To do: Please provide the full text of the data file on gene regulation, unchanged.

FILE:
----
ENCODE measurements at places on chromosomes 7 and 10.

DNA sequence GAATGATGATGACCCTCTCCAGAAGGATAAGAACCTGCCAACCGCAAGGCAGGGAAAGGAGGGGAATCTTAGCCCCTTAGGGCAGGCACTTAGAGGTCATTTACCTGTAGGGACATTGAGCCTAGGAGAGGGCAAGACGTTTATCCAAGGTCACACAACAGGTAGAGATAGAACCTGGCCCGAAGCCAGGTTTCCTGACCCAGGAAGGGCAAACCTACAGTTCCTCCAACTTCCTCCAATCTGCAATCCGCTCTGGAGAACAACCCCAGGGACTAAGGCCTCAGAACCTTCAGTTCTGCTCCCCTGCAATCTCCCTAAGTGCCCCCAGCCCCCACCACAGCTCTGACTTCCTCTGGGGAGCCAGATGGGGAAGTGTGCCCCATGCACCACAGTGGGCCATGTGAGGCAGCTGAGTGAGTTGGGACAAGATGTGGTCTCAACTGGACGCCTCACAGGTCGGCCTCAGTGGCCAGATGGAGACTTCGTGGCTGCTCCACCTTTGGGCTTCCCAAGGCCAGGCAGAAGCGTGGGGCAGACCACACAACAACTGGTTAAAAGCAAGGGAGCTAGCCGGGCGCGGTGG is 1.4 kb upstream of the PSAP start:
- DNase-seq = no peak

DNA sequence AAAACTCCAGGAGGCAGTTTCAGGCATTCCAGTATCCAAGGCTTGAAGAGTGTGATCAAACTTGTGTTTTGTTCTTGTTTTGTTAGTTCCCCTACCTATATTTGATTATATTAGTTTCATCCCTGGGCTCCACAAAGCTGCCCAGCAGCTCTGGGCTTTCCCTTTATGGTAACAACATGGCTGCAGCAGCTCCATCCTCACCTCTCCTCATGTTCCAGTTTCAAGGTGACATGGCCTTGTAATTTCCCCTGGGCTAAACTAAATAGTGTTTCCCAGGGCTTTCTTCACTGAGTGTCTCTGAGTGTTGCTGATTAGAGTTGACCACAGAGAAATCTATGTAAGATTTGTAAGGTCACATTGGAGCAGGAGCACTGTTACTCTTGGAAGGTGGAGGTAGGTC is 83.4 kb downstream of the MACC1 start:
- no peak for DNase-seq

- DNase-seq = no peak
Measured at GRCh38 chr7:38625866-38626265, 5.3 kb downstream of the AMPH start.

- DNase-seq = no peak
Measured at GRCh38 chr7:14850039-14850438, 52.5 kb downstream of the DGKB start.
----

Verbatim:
ENCODE measurements at places on chromosomes 7 and 10.

DNA sequence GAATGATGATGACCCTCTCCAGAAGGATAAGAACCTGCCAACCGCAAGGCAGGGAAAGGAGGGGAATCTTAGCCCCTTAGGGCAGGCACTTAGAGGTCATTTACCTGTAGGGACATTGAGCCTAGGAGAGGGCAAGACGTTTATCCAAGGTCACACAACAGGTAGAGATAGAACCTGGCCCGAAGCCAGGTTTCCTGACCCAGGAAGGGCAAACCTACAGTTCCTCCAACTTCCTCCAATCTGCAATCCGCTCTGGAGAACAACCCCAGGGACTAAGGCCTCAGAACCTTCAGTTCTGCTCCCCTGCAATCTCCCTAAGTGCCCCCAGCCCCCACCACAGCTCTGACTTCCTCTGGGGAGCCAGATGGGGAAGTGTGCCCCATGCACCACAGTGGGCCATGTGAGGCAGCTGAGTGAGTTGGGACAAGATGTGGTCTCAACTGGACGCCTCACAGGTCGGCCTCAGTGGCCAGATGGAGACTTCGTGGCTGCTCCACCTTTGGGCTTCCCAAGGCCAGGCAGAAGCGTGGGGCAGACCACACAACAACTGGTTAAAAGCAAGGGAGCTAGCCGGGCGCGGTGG is 1.4 kb upstream of the PSAP start:
- DNase-seq = no peak

DNA sequence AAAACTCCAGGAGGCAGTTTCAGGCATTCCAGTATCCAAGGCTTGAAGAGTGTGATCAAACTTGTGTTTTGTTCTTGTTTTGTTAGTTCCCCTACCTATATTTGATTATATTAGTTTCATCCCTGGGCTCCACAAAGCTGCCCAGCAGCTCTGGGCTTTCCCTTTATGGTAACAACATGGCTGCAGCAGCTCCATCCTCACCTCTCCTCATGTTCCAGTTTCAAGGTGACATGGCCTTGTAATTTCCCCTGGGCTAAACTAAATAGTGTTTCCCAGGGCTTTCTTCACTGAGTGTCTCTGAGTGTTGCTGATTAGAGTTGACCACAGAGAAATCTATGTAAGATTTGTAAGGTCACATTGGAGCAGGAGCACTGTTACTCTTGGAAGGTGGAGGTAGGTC is 83.4 kb downstream of the MACC1 start:
- no peak for DNase-seq

- DNase-seq = no peak
Measured at GRCh38 chr7:38625866-38626265, 5.3 kb downstream of the AMPH start.

- DNase-seq = no peak
Measured at GRCh38 chr7:14850039-14850438, 52.5 kb downstream of the DGKB start.